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First lady hiding on Telegram should apologize in front of the public

First lady hiding on Telegram should apologize in front of the public

Posted July. 11, 2024 07:52,   

Updated July. 11, 2024 07:52


“The unofficial policy decision-making system has the upper hand over the official channel, which has become so untouchable a reality that no one even can call it into question.”

This phrase sounds like an acute critique of the ongoing controversy over Han Dong-hoon, former ruling PPP interim leader, allegedly leaving First Lady Kim Keon-hee’s Telegram messages on read, bringing chaos to the July 23 party national convention. Surprisingly, it is cited in “The Unmasked Face and the Invisible Hand” (1994), published 30 years ago by honorary professor Park Sung-gwan of Seoul National University. He points out that in Korean politics, unofficial communication channels play a more significant role in making big decisions than official media, which are relegated as a “tool in name only.” Thirty years after his insightful remarks, unofficial communication channels are becoming even more private and secretive, with social media gaining dominance.

An invisible hand was involved. It was the first lady’s hands that sent Telegram messages to the then-PPP interim leader this January. Around Jan. 17, when Kim Kyung-yul, a former member of the ruling People Power Party's leadership committee, criticized the first lady for “her corrupt private life,” likening it to the extravagance of Marie Antoinette, many demanded her candid apology for allegedly receiving a Dior luxury bag. Two days later, she sent messages to Han, saying, “I am sincerely sorry that things are only getting worse because of my fault,” and, “In politics, there are some cases that make apologies happen. Nevertheless, I will go along with you.” Han did not reply. As it created much controversy six months later, he said, “Contextually, her message only sounded like a series of excuses for why she should not apologize.”

Around the same time, First Lady Kim reportedly sent people around her Telegram messages involving a conservative YouTuber’s remarks, saying, “Once she makes an apology, the main opposition will attack and bite like a stray dog.” Even with some messages being disclosed by word of mouth, the controversy is only growing to determine if the First Lady intended to apologize sincerely or if she meddled in governance. After all, only the first lady has become the center of attention in the national convention race.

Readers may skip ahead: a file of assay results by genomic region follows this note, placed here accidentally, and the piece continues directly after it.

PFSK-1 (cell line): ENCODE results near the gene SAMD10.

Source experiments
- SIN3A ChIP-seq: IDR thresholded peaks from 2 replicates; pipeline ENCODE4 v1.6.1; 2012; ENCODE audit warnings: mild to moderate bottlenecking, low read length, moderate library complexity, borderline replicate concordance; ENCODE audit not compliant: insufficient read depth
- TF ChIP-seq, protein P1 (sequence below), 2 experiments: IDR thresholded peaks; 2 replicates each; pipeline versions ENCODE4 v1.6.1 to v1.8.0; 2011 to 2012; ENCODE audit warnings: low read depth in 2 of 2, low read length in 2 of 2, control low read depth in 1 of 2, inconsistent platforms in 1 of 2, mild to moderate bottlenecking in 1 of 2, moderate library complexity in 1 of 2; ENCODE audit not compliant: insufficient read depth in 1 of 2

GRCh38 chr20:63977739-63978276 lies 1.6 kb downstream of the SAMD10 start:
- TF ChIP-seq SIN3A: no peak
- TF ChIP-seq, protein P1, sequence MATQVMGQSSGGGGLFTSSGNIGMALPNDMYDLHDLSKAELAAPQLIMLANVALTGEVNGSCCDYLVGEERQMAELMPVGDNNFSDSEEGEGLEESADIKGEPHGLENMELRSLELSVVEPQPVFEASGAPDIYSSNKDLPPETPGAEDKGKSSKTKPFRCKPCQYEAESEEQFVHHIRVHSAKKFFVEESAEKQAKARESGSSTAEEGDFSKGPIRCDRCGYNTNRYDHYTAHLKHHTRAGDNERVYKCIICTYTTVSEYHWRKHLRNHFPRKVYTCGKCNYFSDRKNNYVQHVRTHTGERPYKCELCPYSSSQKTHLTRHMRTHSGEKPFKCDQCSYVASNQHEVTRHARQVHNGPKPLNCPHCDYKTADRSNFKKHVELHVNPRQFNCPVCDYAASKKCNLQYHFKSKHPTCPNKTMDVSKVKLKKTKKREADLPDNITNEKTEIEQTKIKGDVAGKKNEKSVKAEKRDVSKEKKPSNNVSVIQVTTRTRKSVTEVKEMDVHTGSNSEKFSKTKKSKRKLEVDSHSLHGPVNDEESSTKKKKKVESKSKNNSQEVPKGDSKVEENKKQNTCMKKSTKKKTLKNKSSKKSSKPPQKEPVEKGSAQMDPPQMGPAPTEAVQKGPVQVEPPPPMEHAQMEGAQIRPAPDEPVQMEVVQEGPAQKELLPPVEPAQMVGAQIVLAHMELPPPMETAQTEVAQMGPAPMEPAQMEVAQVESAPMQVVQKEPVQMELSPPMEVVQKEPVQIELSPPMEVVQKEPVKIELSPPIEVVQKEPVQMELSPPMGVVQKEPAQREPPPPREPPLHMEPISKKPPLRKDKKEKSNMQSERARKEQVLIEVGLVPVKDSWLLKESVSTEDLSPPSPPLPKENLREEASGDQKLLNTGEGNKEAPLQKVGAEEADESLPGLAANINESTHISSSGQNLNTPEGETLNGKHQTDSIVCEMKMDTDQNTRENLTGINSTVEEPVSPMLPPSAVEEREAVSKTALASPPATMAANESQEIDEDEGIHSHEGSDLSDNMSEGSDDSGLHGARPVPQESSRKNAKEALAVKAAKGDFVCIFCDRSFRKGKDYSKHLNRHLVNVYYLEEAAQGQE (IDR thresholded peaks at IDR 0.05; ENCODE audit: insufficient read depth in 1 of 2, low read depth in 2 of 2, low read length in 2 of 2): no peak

Moreover, there is a growing suspicion that another invisible hand was at play to manipulate online comments. If it is true, manipulating public opinions behind the scenes can be an illegal act. Of course, it does not seem like the right thing to do to evaluate lawmakers, each of whom represents the legislature, based on posts uploaded on Facebook, Twitter, and blogs, just as the main opposition does because it will only issue a plethora of volatile messages targeting strong supporters.

The invisible hand only causes misunderstandings. PPP lawmaker Kim Jae-sub said, “If she had been willing to say sorry, she should have headed to the presidential office, which is a more official channel to communicate with the public.” In fact, it is not even the first time that the current administration has ended up in controversies involving the disclosure of Telegram messages. In July 2022, messages sent from President Yoon to the then-party chairman, Kweon Seong-dong, were inadvertently exposed. Involving a cherry-like emoticon with a thumbs up, the president was caught writing, “Things have turned around since the chairman aiming inwards at us was changed.” Kweon apologized, saying, “It is all my fault to have some private conversation with the president leaked carelessly and cause misunderstandings and controversy.”

The public demands that communication take place openly. Private messages exchanged on Telegram or video clips and images on social media do not make for true communication. Candidate Han did demand an apology, unmasked. However, it is still unclear whether the First Lady was serious about saying sorry – which can only be presumed merely based on her Telegram messages sent to people around her. Of course, we know all too well that it is hard to simply decide upon the First Lady’s apology. Considering that it is one of the most difficult decisions to make, the administration should set up the Office of the First Lady to help make official decisions and rebuild the public's trust.